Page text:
Author's Note: I am deeply aware that I have not published "popular blogs" in this space. Instead I have chosen to use it as a space for deep reflection and thought. It feels imperative that our public commons be a place of depth and that we not succumb to the quick hit sound bite seduction.
For this reason, I again wish to offer a several part series, this time on Finding Voice. This is an essential part of the contribution of Hebrew Mysticism, often referred to as Kabbalah, to the great symphony of World Spirituality.
To Live Your Story
To live your story is to move from a state of slavery to freedom. Slavery is not limited to our old image of the oppressed Hebrew or black slave being whipped by the cruel master. We are all potentially free, just as we are all potentially slaves. Our intent in this brief essay is to at least begin to unpack a core intuition of the Zohar—that a free person is a person who has found voice. As we shall see, the implications of freedom are wondrous indeed!
The Hebrew name for the Passover Storytelling Ritual, which celebrates and reenacts the dynamic movement from slavery to freedom, is Pe-Sach. Renaissance mystic Isaac Luria reminded us that Pe-Sach is a combination of two words—Peh, meaning "mouth," and Sach, meaning "talk." Pe- Sach, therefore, means the mouth that talks.
One school of Hasidic masters unpacks this idea by defining redemption as the emergence of speech. To move from a dumb and mute existence to a communal storytelling existence is to undergo redemptive transformation. "To be redeemed," writes one mystic, "is to lead a history-making, storytelling, communing, free existence." To be in exile is to lack history, tell no story, fail to commune, and exist as a slave, silent.
The most oft cited source for this idea is a stunning passage in the Zohar that describes the Egyptian slavery as the "exile of speech." In Kabbalah, every biblical nation represents a different organ of the body; Egypt represents the throat. The mystics read the Hebrew word "Egypt" literally as meaning narrowness.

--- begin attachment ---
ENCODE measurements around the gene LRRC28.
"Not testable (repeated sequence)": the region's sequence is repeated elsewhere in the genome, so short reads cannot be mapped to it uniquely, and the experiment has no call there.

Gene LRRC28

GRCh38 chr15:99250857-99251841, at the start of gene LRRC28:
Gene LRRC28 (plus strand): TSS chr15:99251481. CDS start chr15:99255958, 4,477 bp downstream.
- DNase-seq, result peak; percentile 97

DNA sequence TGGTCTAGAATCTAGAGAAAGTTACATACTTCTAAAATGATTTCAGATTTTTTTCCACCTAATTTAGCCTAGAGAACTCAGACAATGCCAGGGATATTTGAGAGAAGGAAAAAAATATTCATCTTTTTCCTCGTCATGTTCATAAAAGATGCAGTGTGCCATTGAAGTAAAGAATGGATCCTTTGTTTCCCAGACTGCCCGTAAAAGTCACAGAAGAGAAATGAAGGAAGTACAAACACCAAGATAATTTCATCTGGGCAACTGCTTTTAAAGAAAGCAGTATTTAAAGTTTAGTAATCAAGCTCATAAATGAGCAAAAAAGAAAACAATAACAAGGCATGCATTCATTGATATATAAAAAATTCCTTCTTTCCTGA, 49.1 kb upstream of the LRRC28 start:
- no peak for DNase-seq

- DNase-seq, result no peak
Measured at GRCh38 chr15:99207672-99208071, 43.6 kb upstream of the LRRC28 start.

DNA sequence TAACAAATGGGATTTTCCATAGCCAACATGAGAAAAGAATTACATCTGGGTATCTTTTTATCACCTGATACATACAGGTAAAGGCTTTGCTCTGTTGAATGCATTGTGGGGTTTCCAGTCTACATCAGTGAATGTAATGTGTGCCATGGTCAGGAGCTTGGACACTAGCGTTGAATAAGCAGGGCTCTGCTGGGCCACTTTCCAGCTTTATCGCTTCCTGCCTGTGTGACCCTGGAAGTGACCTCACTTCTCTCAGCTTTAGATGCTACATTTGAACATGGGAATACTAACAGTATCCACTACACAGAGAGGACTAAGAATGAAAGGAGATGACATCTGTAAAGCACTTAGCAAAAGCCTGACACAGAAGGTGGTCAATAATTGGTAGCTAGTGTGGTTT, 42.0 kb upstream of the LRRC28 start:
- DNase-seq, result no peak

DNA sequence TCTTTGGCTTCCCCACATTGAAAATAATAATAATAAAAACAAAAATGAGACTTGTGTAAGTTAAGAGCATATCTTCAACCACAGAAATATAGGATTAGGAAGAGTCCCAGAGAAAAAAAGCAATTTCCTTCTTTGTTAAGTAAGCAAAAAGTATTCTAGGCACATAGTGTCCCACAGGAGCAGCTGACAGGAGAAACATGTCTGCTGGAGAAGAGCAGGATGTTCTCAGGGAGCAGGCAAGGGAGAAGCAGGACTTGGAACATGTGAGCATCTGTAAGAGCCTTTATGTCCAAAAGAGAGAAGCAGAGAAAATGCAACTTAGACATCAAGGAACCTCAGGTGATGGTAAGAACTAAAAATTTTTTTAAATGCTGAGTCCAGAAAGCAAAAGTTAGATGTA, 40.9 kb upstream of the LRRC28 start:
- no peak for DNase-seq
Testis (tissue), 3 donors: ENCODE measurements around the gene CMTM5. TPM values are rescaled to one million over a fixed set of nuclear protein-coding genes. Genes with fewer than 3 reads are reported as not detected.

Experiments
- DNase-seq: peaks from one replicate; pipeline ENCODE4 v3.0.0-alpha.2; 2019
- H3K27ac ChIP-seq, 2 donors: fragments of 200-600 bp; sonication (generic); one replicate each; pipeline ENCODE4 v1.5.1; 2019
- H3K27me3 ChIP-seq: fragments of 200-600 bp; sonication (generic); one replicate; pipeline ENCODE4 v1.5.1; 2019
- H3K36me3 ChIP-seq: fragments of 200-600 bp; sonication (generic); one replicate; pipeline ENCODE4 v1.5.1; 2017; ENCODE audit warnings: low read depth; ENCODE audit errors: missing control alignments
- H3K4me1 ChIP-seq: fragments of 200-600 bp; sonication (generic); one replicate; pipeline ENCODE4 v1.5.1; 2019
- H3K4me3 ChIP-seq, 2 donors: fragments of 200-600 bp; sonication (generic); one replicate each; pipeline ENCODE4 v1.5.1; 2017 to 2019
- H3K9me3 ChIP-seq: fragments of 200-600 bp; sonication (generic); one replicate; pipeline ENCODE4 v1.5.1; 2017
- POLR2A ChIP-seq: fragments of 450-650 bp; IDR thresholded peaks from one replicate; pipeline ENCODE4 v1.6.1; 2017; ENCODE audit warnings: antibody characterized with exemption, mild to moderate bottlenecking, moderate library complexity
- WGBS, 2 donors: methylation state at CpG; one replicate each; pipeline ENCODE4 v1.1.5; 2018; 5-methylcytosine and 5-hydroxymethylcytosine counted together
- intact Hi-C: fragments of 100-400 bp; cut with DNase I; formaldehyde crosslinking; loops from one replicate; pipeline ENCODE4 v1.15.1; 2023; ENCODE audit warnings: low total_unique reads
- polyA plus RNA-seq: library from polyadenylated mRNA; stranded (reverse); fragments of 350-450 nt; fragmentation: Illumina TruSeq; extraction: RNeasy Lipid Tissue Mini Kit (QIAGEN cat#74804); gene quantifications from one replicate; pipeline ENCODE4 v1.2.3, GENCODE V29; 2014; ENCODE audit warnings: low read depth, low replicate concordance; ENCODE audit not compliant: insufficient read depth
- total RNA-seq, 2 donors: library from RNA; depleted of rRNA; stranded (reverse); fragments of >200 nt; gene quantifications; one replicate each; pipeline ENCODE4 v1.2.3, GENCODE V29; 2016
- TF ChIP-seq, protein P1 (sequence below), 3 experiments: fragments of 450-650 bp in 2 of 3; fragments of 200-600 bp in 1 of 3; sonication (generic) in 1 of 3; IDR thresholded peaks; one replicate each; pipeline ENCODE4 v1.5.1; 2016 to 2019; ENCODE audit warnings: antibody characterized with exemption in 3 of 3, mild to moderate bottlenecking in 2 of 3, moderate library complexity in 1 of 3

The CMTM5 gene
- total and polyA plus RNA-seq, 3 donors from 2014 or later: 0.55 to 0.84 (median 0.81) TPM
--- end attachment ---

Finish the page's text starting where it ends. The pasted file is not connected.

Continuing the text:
The throat is, of course, the narrow, constricted passage between the wide spaces of the heart and mind. The narrow throat, Egypt, is thus the ideal symbol for the exile of speech. Speech remains caught in the throat, in the dark passage, and can't make it to freedom's gateway, the mouth. Redemption comes in the birth of the word. In the actual process of your retelling, you reclaim your story. But to be capable of retelling your story you need voice. Redemption then is the process of finding voice.
The Greatest Persecution
In the Nazi concentration camps, certain people were referred to as mules. They were so broken that, although not physically impaired, they could no longer speak. Among animals, mules are the hybrid of a horse and donkey, unable to reproduce themselves. These human, muted mules were so traumatized, their souls so mangled, that they too were unable to "reproduce themselves"—to express themselves in speech.
The great master Kalonymous Kalman of Piacezna wrote from the flames of the Warsaw ghetto that the torture of the exile is not only in the physical suffering but in the inability to cry out, the loss of voice. "The people have become mute," he cried out in a teaching given in 1940, just weeks after his son and daughter-in-law and many of his disciples were brutally killed.
The teaching was on the story of Joseph and his brothers in the book of Genesis. In a dream, Joseph sees "the binding of sheaves in the midst of the field. And behold my [Joseph's] sheave, rose up." In the simple reading of the text, this is a dream of Joseph's future power. The bound sheaves represent the servility of his brothers while the rising of his sheave is an expression of his potency. Joseph is predicting he will be lord over his brothers.
Kalonimus Kalman uses the classical interpretive method of the mystic—reading the text independent of its context (here, Joseph and his brothers) and focusing on subtle wordplays and dual meanings—to extract a deeper spiritual meaning. For Kalman, the sheaves represent his disciples. The word for sheave in Hebrew also means "mute": "My disciples are mute in the field of the spirit." They have lost voice. Their suffering is so intense that it defies and destroys all expression. "However," continues the master, "my sheave—that is, my muteness—must rise." By this he means, "I must find voice."
Kalman sees the role of the mystic leader, himself, as retaining voice, holding on at all costs to the ability to talk. He does not mean speech in the technical sense, of which even the slave is usually capable. He refers rather to the ability to have the voice that allows you to remain the storyteller of your own tale—even in the face of Nazi horror.